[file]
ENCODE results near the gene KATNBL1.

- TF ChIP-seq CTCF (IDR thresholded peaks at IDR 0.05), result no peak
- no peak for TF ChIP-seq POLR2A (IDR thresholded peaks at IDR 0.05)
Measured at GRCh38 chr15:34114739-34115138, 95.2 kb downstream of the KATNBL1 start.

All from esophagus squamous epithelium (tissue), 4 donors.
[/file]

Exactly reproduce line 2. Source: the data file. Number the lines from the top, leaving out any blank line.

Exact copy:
- TF ChIP-seq CTCF (IDR thresholded peaks at IDR 0.05), result no peak